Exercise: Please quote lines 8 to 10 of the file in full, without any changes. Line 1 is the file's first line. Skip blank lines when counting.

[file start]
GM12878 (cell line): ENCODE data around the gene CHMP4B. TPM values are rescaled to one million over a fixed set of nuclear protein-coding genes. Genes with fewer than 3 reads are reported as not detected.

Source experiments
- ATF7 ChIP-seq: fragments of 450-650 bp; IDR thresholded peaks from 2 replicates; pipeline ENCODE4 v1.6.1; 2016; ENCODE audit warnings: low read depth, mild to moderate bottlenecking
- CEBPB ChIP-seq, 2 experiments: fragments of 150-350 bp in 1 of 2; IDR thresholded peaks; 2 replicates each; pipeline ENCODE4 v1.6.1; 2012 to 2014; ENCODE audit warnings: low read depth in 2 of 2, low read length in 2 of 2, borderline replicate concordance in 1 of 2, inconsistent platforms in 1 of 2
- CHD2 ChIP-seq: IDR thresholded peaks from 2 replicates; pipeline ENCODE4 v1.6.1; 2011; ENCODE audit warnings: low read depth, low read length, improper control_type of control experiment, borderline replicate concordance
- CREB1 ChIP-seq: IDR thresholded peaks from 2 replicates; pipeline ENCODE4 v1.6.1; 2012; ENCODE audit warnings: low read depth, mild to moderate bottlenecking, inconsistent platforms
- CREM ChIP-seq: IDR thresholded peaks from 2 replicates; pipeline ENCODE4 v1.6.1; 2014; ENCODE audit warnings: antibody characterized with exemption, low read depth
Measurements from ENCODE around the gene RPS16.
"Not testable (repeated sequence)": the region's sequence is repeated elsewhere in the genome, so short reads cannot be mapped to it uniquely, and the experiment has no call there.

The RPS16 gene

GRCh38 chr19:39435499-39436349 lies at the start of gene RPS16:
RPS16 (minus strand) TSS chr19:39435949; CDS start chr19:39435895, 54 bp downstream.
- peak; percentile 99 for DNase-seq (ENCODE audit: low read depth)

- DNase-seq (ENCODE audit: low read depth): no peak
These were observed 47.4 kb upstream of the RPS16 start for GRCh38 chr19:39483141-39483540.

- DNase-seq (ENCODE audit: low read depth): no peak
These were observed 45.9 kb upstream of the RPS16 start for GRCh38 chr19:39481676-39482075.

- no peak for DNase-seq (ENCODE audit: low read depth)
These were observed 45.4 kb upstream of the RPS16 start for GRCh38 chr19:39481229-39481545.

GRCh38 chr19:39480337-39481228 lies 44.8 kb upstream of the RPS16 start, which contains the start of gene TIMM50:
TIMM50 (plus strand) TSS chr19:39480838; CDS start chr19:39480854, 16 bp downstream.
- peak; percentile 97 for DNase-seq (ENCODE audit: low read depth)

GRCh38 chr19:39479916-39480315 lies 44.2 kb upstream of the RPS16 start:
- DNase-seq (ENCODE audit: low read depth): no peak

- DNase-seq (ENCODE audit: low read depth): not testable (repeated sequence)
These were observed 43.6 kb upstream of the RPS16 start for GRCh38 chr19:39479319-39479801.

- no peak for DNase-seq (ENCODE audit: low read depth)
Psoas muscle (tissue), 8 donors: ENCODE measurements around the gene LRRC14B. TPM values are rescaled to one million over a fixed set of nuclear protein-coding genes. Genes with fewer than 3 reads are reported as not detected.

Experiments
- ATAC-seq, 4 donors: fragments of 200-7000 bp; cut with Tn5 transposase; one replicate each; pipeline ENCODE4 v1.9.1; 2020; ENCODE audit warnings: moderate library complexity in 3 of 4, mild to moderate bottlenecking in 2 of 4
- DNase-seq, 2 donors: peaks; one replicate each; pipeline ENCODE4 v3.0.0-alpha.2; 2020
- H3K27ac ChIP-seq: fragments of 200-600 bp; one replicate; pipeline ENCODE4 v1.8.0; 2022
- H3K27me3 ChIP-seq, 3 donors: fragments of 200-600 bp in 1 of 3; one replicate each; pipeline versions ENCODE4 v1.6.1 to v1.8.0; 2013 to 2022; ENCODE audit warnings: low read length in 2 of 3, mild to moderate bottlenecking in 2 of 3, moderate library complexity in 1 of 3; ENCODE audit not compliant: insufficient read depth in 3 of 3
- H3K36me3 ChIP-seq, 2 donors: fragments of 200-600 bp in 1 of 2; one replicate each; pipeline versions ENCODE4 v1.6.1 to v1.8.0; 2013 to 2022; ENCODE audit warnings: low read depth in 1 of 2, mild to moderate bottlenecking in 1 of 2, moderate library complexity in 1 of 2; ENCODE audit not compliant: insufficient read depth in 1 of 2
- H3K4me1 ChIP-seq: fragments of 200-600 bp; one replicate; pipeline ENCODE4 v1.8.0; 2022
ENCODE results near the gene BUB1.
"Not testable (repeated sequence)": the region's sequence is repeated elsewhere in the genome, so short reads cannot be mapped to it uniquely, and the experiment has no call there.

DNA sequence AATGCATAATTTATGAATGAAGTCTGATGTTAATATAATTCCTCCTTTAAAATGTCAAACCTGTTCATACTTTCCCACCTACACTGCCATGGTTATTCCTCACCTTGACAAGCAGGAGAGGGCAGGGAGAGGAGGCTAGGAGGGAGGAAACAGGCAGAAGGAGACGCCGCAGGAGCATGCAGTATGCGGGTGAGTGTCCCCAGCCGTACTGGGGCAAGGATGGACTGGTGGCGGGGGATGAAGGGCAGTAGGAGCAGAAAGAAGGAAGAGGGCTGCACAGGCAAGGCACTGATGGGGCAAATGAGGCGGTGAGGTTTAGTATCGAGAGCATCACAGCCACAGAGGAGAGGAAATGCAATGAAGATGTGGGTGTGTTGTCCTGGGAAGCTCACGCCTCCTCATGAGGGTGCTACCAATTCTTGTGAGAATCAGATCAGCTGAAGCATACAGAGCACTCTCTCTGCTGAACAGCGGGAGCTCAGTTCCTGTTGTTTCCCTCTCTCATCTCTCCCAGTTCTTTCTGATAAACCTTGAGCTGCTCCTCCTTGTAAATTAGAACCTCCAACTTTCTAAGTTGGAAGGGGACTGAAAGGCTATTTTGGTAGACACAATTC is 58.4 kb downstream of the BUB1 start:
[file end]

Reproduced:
Measurements from ENCODE around the gene RPS16.
"Not testable (repeated sequence)": the region's sequence is repeated elsewhere in the genome, so short reads cannot be mapped to it uniquely, and the experiment has no call there.

The RPS16 gene